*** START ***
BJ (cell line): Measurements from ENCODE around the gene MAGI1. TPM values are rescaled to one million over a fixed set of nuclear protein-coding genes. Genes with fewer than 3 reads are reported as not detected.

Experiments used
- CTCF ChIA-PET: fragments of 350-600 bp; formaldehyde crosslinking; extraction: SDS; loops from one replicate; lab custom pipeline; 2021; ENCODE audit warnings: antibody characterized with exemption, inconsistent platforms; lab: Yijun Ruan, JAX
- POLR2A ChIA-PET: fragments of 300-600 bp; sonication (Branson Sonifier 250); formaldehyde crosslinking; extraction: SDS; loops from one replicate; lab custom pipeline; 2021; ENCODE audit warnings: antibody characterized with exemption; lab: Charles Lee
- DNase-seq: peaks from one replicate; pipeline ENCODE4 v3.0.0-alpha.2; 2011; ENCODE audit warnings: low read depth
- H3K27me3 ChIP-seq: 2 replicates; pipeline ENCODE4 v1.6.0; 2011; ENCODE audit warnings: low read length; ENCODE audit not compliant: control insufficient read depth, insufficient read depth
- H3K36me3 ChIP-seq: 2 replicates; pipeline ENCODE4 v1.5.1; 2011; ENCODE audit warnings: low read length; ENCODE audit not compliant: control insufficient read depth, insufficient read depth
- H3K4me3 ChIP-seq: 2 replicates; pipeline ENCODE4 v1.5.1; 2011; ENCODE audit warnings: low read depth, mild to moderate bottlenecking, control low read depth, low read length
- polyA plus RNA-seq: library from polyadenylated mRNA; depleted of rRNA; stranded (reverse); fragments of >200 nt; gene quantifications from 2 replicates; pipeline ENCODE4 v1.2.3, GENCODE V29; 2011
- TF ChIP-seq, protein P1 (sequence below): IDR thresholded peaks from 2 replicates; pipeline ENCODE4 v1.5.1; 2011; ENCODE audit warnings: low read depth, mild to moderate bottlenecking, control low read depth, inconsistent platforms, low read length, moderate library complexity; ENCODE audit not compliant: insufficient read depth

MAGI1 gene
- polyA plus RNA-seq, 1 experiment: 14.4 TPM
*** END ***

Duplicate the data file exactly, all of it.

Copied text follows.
BJ (cell line): Measurements from ENCODE around the gene MAGI1. TPM values are rescaled to one million over a fixed set of nuclear protein-coding genes. Genes with fewer than 3 reads are reported as not detected.

Experiments used
- CTCF ChIA-PET: fragments of 350-600 bp; formaldehyde crosslinking; extraction: SDS; loops from one replicate; lab custom pipeline; 2021; ENCODE audit warnings: antibody characterized with exemption, inconsistent platforms; lab: Yijun Ruan, JAX
- POLR2A ChIA-PET: fragments of 300-600 bp; sonication (Branson Sonifier 250); formaldehyde crosslinking; extraction: SDS; loops from one replicate; lab custom pipeline; 2021; ENCODE audit warnings: antibody characterized with exemption; lab: Charles Lee
- DNase-seq: peaks from one replicate; pipeline ENCODE4 v3.0.0-alpha.2; 2011; ENCODE audit warnings: low read depth
- H3K27me3 ChIP-seq: 2 replicates; pipeline ENCODE4 v1.6.0; 2011; ENCODE audit warnings: low read length; ENCODE audit not compliant: control insufficient read depth, insufficient read depth
- H3K36me3 ChIP-seq: 2 replicates; pipeline ENCODE4 v1.5.1; 2011; ENCODE audit warnings: low read length; ENCODE audit not compliant: control insufficient read depth, insufficient read depth
- H3K4me3 ChIP-seq: 2 replicates; pipeline ENCODE4 v1.5.1; 2011; ENCODE audit warnings: low read depth, mild to moderate bottlenecking, control low read depth, low read length
- polyA plus RNA-seq: library from polyadenylated mRNA; depleted of rRNA; stranded (reverse); fragments of >200 nt; gene quantifications from 2 replicates; pipeline ENCODE4 v1.2.3, GENCODE V29; 2011
- TF ChIP-seq, protein P1 (sequence below): IDR thresholded peaks from 2 replicates; pipeline ENCODE4 v1.5.1; 2011; ENCODE audit warnings: low read depth, mild to moderate bottlenecking, control low read depth, inconsistent platforms, low read length, moderate library complexity; ENCODE audit not compliant: insufficient read depth

MAGI1 gene
- polyA plus RNA-seq, 1 experiment: 14.4 TPM